Looking at the charts today, it does seem like it’s game over for GameStop.
From the phenomenal high of $482.55 a share, it’s now trading at $140, which is still four or five times would it should be worth and about double its previous all-time high from 2007. Now that the dust has settled, it’ll be nice to understand what the lesson in all this is.
No doubt it was a historic event, but what does it all mean?
In my mind, the narrative that main street was finally able to beat wall street at its own game is extremely misguided. As we pointed out early on, there were hedge funds on both sides of this trade.
It’s hard to see how buying overpriced shares of a company that’s losing money will make the world a better place.
One lesson that the world seems to have learned is that social media can be a leading indicator, and even a driving force, for future price movements.
The Reddit platform is no doubt seeing a massive influx of new signups at the moment, and over the last week, the WallStreetBets community’s subscriber base has grown by about four times.
You can probably guess that all the top growing communities there have to do with stocks, cryptocurrency and investing, so there are certainly lots of people looking to get involved in trading at this time.
One of our key takeaways is that this entire episode has highlighted some of the key flaws in the financial markets and will very likely be a pivotal moment in the adoption of digital assets.
Another thing that it seems just had to be learned the hard way is that the markets don’t usually hand out free money. Especially for beginners, a well-diversified, long-term buy-and-hold portfolio is really the best possible way that you can invest, but that’s not a very popular narrative right now.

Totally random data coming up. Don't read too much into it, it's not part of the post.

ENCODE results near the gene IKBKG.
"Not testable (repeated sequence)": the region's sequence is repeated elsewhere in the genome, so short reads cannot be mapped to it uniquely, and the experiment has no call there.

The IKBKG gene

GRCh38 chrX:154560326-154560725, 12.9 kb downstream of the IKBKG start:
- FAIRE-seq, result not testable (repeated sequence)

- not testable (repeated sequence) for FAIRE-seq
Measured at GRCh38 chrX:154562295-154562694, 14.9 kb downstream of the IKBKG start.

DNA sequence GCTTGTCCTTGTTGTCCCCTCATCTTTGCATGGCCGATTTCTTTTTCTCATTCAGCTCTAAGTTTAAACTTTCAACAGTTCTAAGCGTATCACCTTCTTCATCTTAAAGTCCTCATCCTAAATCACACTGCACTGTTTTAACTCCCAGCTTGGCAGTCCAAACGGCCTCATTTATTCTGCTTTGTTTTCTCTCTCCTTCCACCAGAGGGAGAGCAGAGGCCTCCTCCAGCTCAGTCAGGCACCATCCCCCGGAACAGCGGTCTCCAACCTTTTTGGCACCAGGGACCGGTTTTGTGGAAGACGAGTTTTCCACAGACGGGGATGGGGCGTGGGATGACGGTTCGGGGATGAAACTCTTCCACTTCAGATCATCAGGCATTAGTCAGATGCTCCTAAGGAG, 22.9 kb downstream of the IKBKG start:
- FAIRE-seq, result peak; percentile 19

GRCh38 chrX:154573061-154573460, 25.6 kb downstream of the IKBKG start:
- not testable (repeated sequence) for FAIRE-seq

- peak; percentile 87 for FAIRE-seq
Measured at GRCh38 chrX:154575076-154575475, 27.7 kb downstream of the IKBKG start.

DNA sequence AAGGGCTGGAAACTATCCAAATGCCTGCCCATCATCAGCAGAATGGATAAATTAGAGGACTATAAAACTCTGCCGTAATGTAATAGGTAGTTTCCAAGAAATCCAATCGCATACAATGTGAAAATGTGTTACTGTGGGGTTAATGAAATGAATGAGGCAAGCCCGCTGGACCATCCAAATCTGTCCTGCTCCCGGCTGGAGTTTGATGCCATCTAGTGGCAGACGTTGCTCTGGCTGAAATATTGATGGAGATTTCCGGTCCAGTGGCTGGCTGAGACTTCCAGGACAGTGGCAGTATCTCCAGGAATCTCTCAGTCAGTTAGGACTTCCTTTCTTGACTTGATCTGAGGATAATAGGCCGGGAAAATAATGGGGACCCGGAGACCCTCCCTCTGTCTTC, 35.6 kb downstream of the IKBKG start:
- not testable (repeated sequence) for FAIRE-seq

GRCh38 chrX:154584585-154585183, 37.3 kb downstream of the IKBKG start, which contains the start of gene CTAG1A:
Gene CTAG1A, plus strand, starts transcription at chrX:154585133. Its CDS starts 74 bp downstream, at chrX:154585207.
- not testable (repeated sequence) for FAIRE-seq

In just a few moments both Amazon and Google will deliver their earnings reports for the fourth quarter of 2020.
While Facebook’s report last week was quite stellar, it did highlight some strains in the online advertising market going forward. Whether that will carry over to Google’s figures is really anyone’s guess.
Amazon on the other hand has been the main benefactor of the COVID-19 rolling lockdowns as many brick and mortar shops have been forced to close.
The other thing that coronavirus seems to have consolidated is the position of the top stocks against the rest of the market. In this graph we can see the overall percentage of Apple, Microsoft, Amazon, Google and Facebook within the S&P 500 index.
As we can see, they’ve gone from about 12% in 2015 to a new peak of about 25%, as investors simply seem to prefer the big names.
Today, the U.S. passed an interesting milestone, as more people have received the vaccination than have been diagnosed with the virus.
As we’ve seen in Israel, where a very large portion of the population has been vaccinated, the number of cases has gone down.
The faster we start to see cases going down, the faster we can all get back to our daily lives and the more the reflation trade will likely start to accelerate.
Yes, it is possible for it to blow the top off this graph, but it certainly isn’t the most likely scenario.
A better plan would be to buy on support when it’s near the bottom line, but hindsight is always 20/20.